Current depth imaging technology works very well in areas that have slow velocity variations but may fail in more complex areas Claerbout (1985) for a variety of reasons, such as multiple reflections, bad velocities, and spatial aliasing. One potential cause of imaging failure is reflector location ambiguity due to multipathing of reflected energy: it is possible that a single event recorded in the data at one surface location could come from reflectors at two or more subsurface locations. Besides contributing to imaging artifacts, reflector ambiguity contributes non-flat events to common image gathers, thus rendering velocity analysis ambiguous Nolan and Symes (1996).
Several authors have suggested angle domain imaging as a solution for the reflector ambiguity Brandsberg-Dahl et al. (1999); Xu et al. (1998). Angle domain sections collect the energy in a data set which has scattered over a specific reflection (``opening'') angle .We will argue below that an event in an angle section uniquely determines a ray couple, which in turn uniquely locates the reflector. Thus imaging artifacts and velocity update ambiguity due to multipathing are eliminated in this domain.
Multipathing is better handled by wave-equation migration methods than Kirchhoff ones, therefore the former are a natural choice for producing angle-domain common image gathers (CIGs). We present a simple method for extracting CIGs from 3-D prestack data downward continued using the Double Square Root equation (DSR). The method is based on a slant-stack decomposition of the downward continued wavefield at each depth level. Our method is thus different from the method proposed by Ottolini and Claerbout 1984, that applies the DSR to downward continue prestack data slant-stacked at the surface. In layered media the two methods should produce equivalent results, but in presence of lateral velocity variations plane-wave downward continuation is not strictly valid and true angle-domain CIGs can only be produced by wavefield decomposition at depth.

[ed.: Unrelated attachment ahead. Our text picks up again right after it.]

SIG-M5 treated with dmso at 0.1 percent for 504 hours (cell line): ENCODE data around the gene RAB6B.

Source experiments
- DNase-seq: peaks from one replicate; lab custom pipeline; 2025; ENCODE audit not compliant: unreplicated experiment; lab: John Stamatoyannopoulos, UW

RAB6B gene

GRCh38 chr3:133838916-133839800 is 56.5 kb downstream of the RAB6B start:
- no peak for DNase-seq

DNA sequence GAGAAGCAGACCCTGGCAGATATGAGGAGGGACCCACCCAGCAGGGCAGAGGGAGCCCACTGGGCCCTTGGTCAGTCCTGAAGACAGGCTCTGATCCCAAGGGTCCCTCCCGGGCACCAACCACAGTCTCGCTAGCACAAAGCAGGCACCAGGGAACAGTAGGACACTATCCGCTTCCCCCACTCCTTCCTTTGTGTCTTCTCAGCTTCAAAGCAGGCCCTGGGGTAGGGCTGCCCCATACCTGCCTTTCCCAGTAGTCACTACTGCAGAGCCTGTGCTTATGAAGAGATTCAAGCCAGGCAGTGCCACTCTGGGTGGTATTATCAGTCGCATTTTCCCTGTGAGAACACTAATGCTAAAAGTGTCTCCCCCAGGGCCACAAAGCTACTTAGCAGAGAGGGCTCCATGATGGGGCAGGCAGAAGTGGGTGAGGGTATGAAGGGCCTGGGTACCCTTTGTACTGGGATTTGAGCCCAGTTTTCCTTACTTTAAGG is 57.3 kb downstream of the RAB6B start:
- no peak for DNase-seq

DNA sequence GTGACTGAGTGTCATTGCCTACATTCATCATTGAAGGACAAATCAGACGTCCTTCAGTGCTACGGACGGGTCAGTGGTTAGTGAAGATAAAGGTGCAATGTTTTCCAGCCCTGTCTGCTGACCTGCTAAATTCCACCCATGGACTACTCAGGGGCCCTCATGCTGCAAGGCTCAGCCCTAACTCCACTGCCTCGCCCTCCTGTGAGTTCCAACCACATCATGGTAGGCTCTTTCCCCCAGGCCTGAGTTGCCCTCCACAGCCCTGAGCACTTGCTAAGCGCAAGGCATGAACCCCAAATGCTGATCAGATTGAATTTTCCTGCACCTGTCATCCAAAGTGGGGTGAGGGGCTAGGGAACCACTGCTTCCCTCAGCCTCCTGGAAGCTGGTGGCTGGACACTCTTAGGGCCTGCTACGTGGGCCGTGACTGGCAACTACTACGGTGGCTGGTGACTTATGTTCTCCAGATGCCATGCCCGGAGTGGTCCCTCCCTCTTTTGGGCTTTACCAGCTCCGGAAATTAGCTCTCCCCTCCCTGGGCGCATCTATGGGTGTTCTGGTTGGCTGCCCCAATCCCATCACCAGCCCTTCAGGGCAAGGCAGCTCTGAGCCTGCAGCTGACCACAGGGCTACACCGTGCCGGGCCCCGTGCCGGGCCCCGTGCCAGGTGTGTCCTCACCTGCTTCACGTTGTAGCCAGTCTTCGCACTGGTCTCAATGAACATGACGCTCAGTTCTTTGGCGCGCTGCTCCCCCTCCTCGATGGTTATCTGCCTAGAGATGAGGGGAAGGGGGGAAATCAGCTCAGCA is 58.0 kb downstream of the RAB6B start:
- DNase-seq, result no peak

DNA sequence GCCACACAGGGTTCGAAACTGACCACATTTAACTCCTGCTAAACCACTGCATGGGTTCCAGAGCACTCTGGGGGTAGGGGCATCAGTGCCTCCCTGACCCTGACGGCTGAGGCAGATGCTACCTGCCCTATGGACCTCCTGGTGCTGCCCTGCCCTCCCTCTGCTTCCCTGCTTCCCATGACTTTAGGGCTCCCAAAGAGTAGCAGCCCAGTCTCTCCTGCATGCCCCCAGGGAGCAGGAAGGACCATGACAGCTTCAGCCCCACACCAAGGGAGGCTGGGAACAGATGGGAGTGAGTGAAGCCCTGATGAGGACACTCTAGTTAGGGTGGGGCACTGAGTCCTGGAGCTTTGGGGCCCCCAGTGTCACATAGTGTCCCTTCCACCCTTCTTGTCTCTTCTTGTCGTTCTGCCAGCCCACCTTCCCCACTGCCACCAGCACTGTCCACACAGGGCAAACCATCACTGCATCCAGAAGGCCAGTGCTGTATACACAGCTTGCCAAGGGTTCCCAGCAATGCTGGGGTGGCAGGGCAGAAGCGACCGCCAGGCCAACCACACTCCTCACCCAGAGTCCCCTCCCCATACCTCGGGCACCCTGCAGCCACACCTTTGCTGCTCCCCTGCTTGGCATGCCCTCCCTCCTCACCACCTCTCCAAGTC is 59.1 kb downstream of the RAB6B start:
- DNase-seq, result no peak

Migration methods based on DSR operators have been applied to 2-D prestack migration for long time Claerbout (1985). However, the direct application of DSR migration methods to 3-D prestack data have been prevented by the tremendous computational cost. Only recently computationally efficient methods to continue 3-D prestack data have been presented Biondi and Palacharla (1996); Mosher et al. (1997). In particular, common-azimuth migration is an attractive alternative to Kirchhoff migration for sub-salt imaging because of its robustness with respect to the complex multipathing that is induced by salt bodies.
We will explain how some widely used common image gathers can contain reflector ambiguity due to multipathing and why angle-domain common image gathers will not. Then we will demonstrate the construction of angle-domain common image gathers from wave equation downward continued data for use in velocity analysis and amplitude-versus-reflection angle analysis. Finally, we apply this method to the Marmousi model.